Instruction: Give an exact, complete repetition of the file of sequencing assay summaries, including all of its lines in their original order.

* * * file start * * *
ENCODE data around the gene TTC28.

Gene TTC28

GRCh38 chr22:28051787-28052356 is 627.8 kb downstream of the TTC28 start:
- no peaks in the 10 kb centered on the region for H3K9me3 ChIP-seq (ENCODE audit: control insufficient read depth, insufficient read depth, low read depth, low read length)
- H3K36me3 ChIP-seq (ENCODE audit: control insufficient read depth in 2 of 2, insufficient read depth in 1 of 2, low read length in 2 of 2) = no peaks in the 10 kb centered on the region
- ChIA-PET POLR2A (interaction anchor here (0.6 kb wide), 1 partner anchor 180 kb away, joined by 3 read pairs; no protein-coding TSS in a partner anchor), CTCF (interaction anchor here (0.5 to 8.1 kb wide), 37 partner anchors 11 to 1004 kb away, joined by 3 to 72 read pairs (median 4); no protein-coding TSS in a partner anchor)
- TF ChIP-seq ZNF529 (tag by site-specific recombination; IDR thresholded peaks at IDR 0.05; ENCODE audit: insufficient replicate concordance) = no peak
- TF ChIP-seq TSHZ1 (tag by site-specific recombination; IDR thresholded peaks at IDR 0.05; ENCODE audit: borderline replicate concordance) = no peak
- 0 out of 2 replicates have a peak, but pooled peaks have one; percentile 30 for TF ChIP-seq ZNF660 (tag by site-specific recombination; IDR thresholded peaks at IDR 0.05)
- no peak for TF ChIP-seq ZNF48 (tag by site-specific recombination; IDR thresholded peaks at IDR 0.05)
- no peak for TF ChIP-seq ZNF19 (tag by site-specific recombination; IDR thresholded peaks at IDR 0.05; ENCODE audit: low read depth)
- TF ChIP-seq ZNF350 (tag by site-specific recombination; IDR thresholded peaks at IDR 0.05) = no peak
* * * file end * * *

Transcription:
ENCODE data around the gene TTC28.

Gene TTC28

GRCh38 chr22:28051787-28052356 is 627.8 kb downstream of the TTC28 start:
- no peaks in the 10 kb centered on the region for H3K9me3 ChIP-seq (ENCODE audit: control insufficient read depth, insufficient read depth, low read depth, low read length)
- H3K36me3 ChIP-seq (ENCODE audit: control insufficient read depth in 2 of 2, insufficient read depth in 1 of 2, low read length in 2 of 2) = no peaks in the 10 kb centered on the region
- ChIA-PET POLR2A (interaction anchor here (0.6 kb wide), 1 partner anchor 180 kb away, joined by 3 read pairs; no protein-coding TSS in a partner anchor), CTCF (interaction anchor here (0.5 to 8.1 kb wide), 37 partner anchors 11 to 1004 kb away, joined by 3 to 72 read pairs (median 4); no protein-coding TSS in a partner anchor)
- TF ChIP-seq ZNF529 (tag by site-specific recombination; IDR thresholded peaks at IDR 0.05; ENCODE audit: insufficient replicate concordance) = no peak
- TF ChIP-seq TSHZ1 (tag by site-specific recombination; IDR thresholded peaks at IDR 0.05; ENCODE audit: borderline replicate concordance) = no peak
- 0 out of 2 replicates have a peak, but pooled peaks have one; percentile 30 for TF ChIP-seq ZNF660 (tag by site-specific recombination; IDR thresholded peaks at IDR 0.05)
- no peak for TF ChIP-seq ZNF48 (tag by site-specific recombination; IDR thresholded peaks at IDR 0.05)
- no peak for TF ChIP-seq ZNF19 (tag by site-specific recombination; IDR thresholded peaks at IDR 0.05; ENCODE audit: low read depth)
- TF ChIP-seq ZNF350 (tag by site-specific recombination; IDR thresholded peaks at IDR 0.05) = no peak